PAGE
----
Tuesday, October 03, 2006

NUI Seanad Declaration

I've been talking with some people (I believe that is part of the vernacular for this sort of thing) and have decided that in the interests of highlighting a particular issue which I believe warrants attention and which spans party boundaries that I would put myself forward for election for one of the NUI seats in Seanad Eireann.

Cutting to the chase I'm going to be seeking a nomination as a candidate for one of the NUI Seanad seats as a means to give people an opportunity to vote and in doing so highlight the fact that more than a quarter of a century after there was a referendum on it (1979) that graduates of other universities and colleges in Ireland still don't have a vote for the Seanad. Whatever happened to one person, one vote?

I recognise from the outset that the likelihood of getting elected is considerably limited by the simple fact that as a non-NUI graduate I won’t be easily able to tap into any particular alumni base. However, there are now a considerable number of DCU, UL, QUB, UU graduates and also those from the I.T.s who also hold postgraduate degrees from NUI colleges and vice-versa. I believe that they would look favourably on an opportunity to voice their support for extending the franchise.

In this sense I intend to use the PR-STV voting system as a means to highlight the issue. Much along the idea of a preferenda I am asking people to vote for me No.1 to highlight the issue and then subsequently to transfer to the candidate of their choice thereafter.

If elected, I would seek on my first day in the Seanad to present legislation to reform the election Senators to ensure the principle of one person, one vote is respected within the context of the 6 seats constitutionally set aside for higher education. There was a time when one could continue with the idea that the University of Dublin represented a section of Irish society that needed some particular shielding. Now, it is as likely that the minority tradition in Ireland will have attended some other institution within the state or without. And if the intent is truly to include people from the other tradition on the island then why deny graduates from QUB or UU a vote?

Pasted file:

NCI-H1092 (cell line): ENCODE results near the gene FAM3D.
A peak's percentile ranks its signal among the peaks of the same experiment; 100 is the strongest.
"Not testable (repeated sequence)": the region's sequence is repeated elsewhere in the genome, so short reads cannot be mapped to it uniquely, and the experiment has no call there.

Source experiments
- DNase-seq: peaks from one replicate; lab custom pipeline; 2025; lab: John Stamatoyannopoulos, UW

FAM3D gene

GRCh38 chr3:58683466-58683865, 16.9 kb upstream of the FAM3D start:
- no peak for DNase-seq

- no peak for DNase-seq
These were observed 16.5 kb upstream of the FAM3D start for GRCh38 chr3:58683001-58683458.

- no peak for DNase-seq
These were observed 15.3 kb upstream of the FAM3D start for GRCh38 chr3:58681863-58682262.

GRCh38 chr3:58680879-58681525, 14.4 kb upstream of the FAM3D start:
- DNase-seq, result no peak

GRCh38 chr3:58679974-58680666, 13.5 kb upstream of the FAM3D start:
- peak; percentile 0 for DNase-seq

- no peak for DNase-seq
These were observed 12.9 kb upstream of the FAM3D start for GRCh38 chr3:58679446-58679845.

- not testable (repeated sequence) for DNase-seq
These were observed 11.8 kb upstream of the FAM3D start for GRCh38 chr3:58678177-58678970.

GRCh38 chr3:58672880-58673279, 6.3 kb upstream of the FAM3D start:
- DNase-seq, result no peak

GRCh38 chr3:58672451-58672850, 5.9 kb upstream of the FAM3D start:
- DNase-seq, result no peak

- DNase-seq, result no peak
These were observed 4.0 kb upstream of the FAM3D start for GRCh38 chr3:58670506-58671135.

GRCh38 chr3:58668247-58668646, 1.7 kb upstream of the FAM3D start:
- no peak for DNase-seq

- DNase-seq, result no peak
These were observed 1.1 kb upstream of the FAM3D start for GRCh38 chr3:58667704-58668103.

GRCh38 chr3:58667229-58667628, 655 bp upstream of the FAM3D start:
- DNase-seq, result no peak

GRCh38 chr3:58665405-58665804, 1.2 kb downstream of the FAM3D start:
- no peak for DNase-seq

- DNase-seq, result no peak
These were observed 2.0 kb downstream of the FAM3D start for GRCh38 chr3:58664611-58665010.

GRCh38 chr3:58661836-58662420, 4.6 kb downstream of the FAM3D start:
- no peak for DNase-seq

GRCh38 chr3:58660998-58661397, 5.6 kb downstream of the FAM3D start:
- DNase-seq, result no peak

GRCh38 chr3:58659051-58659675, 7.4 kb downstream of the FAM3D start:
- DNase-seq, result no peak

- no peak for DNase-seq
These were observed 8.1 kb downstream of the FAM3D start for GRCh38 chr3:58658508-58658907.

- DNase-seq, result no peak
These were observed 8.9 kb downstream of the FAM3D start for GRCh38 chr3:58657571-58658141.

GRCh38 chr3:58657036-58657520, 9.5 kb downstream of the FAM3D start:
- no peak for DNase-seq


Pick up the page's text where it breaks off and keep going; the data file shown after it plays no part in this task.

6 seats, one person, one vote.

There will be more information over the coming days here.

Monday, October 02, 2006

Bertie's few bob

In his television interview, An Taoiseach clearly indicated that he purchased his current house for 'closer to €200,000' and obtained a mortgage to do so after the 93/94 period during which he received €50,000 in the form of what he has described as a 'loan'. As anyone who has borrowed money from the banks will know the banks require you to indicate if you have any other outstanding loans that may impact on your ability to make your repayments.

Surely, if the money An Taoiseach received was a loan then the bank will have a clear record of this fact. If they do not possess such records it is because it was not a loan or he lied to the bank when making his mortgage application. He either lied to them then or is lying to us now. And it is unusual for someone to be required to provide a lump sum for something like their children’s education in a separation settlement. It would be more the norm to require them to provide that amount when the children require it.

It is hard to believe that An Taoiseach feels that he could as minister for Finance be speaking about the Irish economy in a personal capacity at any time while he was a minister.
That he was telling business people domiciled outside the state about what he thought was going to happen in the Irish economy (which is what Senator Tom Kett helpfully has told us Bertie was doing instead of having the craic), receiving money for doing so and yet sees nothing wrong with doing so is beyond GUBU.